Depending on which commentary you pick up, you'll read that from one-third to over one-half of the psalms are laments. With the exception of one psalm (88), each lament turns eventually to praise, revealing an important truth that has been lost; lament is one of the most direct paths to the true praise we know we have lost. In fact, lament is not a path to worship, but the path of worship.[There is] a time to weep.But there exists within American Christianity a numb denial of our need for lament. Some theologians go so far as to say these biblical laments no longer apply to us. And so the language of confession sounds stranger and stranger to our ears. It is heard less and less in our churches, and when it is voiced, rarely are our sins genuinely lamented. Through lament, we regain both a sense of awareness and a language to express the hopeless depth of our sin. We discover a way to enter the Presence and there experience the despair that comes as a result of unconfessed sin. After all, can sins be sincerely confessed until their lamentable-ness is deeply felt by us and submitted to God for forgiveness through the blood of Jesus?
ECCLESIASTES 3:4, NIV
Our inability or refusal to enter into personal lament betrays the fact that we do not recognize the depth of our sin. We stubbornly refuse to have our hearts broken by it. The only result is that our sins continue to break the heart of God. It is only after lamenting our sin that our eyes can be truly open to the glorious truth that we stand forgiven, with the righteousness of Christ, and realize that we are in the Presence of the One who has heard our cries with tender and sympathetic ears.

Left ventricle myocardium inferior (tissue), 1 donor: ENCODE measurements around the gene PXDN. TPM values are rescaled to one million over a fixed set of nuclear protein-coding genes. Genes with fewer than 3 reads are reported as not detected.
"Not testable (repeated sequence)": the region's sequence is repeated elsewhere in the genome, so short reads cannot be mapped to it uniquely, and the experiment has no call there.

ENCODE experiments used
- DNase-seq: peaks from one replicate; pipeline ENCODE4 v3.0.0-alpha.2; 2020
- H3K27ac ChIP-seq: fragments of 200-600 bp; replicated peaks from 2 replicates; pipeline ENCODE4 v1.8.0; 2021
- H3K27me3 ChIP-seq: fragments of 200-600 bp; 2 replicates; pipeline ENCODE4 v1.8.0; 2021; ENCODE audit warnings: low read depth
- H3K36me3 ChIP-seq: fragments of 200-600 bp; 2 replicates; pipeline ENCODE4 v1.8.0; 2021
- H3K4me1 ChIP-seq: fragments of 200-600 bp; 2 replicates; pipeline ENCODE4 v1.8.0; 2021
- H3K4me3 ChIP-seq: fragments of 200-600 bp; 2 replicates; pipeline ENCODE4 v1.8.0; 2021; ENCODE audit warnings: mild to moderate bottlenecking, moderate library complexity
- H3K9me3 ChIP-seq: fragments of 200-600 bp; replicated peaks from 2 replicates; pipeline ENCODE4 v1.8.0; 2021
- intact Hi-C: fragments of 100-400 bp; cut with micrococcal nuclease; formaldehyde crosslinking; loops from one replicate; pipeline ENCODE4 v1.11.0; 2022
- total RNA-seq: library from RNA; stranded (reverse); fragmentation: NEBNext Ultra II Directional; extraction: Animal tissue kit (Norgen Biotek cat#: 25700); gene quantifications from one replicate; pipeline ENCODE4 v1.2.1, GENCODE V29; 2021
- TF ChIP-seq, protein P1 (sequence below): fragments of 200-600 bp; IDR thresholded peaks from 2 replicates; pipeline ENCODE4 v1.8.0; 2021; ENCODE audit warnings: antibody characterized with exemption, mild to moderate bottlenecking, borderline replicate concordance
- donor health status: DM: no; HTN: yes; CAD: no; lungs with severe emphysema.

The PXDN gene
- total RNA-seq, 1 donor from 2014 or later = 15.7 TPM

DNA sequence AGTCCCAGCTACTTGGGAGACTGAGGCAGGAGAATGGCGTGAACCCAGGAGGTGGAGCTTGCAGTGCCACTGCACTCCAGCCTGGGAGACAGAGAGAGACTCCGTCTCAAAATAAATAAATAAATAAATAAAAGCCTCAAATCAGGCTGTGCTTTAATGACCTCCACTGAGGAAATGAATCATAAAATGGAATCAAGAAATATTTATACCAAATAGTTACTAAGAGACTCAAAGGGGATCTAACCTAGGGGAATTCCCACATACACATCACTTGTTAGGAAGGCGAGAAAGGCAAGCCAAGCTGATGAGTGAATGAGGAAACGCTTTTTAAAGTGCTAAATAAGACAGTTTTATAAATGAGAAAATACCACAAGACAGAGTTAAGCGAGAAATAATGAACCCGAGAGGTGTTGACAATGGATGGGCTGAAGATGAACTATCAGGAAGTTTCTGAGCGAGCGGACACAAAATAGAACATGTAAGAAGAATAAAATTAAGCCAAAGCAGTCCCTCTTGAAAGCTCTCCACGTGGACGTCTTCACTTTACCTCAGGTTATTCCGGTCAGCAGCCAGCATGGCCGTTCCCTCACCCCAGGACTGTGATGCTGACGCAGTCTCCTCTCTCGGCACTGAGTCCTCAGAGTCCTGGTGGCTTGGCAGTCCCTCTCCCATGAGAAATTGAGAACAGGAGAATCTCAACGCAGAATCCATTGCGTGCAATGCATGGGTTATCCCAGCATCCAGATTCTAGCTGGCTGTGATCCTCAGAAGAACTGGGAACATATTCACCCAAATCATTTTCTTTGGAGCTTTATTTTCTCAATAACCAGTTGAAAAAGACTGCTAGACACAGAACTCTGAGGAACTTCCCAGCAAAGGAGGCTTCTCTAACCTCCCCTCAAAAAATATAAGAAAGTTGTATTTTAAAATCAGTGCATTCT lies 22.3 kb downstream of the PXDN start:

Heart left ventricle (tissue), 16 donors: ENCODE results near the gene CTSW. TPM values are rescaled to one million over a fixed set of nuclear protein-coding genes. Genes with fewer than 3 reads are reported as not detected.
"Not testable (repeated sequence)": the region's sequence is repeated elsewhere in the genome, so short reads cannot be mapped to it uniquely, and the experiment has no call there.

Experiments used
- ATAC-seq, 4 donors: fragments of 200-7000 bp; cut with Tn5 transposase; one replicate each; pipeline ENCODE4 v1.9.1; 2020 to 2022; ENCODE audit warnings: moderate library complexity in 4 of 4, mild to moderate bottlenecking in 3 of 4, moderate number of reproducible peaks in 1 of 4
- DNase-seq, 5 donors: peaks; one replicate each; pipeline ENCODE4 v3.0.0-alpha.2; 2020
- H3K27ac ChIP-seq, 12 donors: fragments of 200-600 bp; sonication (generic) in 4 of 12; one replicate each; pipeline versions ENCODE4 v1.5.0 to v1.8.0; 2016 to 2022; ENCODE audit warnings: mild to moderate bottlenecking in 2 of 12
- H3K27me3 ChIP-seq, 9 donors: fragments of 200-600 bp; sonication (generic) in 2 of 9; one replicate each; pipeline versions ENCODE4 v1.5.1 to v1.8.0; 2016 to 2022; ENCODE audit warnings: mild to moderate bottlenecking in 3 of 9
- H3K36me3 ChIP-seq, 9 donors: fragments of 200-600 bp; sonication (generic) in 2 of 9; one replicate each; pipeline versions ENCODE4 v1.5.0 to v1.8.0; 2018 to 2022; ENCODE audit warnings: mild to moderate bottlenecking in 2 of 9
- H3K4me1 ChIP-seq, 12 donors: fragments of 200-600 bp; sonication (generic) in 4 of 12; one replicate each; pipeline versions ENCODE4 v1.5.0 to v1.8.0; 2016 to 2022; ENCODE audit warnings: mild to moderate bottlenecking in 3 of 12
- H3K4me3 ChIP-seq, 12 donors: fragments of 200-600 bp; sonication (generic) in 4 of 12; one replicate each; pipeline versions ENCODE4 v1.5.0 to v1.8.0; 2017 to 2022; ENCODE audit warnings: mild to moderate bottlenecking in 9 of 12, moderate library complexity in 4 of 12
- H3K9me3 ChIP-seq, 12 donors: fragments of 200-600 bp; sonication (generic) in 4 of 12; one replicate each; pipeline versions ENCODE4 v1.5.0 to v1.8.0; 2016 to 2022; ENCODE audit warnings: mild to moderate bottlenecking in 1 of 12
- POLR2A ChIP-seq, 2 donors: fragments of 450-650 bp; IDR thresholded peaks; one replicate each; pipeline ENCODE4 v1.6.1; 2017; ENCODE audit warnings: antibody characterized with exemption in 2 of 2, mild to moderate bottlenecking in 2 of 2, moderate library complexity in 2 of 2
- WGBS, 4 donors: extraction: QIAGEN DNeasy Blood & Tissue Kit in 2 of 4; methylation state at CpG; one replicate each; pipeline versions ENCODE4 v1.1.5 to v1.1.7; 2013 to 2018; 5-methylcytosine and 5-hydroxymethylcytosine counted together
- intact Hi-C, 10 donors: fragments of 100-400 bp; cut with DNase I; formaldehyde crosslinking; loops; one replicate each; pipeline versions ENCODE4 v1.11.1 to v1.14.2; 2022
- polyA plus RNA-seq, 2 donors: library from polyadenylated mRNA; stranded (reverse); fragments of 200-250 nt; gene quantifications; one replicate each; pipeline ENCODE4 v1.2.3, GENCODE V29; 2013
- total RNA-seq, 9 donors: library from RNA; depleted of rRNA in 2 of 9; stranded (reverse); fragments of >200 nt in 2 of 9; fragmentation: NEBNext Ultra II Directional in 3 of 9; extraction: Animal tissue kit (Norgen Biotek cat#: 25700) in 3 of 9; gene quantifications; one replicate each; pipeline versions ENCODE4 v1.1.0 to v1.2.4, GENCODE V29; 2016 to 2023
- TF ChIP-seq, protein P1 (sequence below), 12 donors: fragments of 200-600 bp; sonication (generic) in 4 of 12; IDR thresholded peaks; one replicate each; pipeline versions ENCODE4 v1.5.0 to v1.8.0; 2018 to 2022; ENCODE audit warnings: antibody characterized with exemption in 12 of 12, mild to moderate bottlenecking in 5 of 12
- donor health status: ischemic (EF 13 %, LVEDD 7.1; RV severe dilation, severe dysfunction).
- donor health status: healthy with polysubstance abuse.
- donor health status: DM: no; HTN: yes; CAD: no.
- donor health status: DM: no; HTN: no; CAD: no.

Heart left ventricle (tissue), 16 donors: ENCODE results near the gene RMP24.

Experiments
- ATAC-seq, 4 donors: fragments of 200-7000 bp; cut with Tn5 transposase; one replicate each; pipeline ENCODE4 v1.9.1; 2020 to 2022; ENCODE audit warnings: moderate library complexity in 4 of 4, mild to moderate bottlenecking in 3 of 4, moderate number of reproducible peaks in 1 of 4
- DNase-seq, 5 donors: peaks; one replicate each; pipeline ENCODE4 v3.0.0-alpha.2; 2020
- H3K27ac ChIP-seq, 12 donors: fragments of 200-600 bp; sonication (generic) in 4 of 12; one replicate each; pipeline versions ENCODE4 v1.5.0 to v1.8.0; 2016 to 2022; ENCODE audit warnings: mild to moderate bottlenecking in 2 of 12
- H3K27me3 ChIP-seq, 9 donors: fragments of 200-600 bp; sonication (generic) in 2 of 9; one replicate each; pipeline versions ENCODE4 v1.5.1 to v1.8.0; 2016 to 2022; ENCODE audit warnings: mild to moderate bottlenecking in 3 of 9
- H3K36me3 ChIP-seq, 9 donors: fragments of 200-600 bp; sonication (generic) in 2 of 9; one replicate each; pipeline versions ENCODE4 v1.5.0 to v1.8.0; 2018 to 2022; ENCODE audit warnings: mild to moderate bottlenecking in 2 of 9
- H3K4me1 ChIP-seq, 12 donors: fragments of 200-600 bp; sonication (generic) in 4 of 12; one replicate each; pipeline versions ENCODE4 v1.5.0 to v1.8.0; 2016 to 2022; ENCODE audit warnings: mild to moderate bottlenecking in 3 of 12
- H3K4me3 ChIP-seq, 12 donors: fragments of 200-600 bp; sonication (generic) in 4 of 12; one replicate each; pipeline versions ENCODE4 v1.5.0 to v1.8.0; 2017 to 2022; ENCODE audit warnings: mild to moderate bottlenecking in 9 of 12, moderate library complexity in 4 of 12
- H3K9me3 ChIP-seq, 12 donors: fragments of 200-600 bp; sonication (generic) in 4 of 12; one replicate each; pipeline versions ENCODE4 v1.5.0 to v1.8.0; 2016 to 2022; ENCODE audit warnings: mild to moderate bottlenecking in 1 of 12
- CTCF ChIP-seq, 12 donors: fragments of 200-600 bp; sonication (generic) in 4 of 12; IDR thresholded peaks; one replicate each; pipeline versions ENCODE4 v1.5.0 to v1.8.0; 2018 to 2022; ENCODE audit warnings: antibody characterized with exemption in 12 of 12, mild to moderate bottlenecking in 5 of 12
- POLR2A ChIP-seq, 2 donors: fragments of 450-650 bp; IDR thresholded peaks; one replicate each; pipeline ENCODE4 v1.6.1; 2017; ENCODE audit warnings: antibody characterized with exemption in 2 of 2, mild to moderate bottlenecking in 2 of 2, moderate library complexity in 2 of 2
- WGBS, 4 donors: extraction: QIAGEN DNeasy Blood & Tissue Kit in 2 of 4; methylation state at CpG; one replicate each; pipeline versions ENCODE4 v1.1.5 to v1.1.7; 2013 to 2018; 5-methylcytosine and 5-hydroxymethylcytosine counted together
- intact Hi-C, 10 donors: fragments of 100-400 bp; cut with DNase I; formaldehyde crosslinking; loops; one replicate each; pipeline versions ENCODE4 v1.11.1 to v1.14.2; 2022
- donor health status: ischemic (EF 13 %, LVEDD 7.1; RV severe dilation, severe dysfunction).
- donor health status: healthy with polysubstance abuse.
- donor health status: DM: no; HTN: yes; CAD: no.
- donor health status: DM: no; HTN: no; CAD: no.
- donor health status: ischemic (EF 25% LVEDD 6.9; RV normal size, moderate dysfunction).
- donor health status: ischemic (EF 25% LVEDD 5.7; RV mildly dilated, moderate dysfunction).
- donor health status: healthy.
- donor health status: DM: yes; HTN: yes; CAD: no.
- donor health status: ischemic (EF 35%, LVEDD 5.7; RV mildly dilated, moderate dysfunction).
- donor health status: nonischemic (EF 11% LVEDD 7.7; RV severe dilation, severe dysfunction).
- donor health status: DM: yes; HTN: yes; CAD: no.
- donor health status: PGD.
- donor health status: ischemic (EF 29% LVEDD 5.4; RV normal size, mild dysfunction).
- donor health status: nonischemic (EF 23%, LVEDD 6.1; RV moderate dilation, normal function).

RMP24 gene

Apart from lament, you and I are robbed of our true identity before God. We remain unaware of the depth of our fallen identities as sinners and blind to the reality and depth of the costly forgiveness that is offered to us through Jesus Christ. Confession is lament for the sin that began in the Garden. The painful honesty confession demands is the fabric of all lament, as is the deep need for forgiveness and restoration to God's Presence. It is as if worship and confession are one holy fabric held together by strands of lament.
The laments of Scripture can help us relearn this lost language. Characters like Job, David, Jeremiah, and even Jesus provide us paradigms of lament. They all freely spoke the language of lament that in the end cost them so much. They demonstrated for us lives lived in the freedom of lament. This book is simply an attempt to look at their lives and listen to their laments. This is not a book about some new way to get what we want from God. Rather, it is a biblical exploration of the spiritual lives of four broken men who gave up all they ever wanted to discover what it was that God wanted most to give.
Michael Card, A Sacred Sorrow: Reaching Out to God in The Lost Language of Lament, 21-22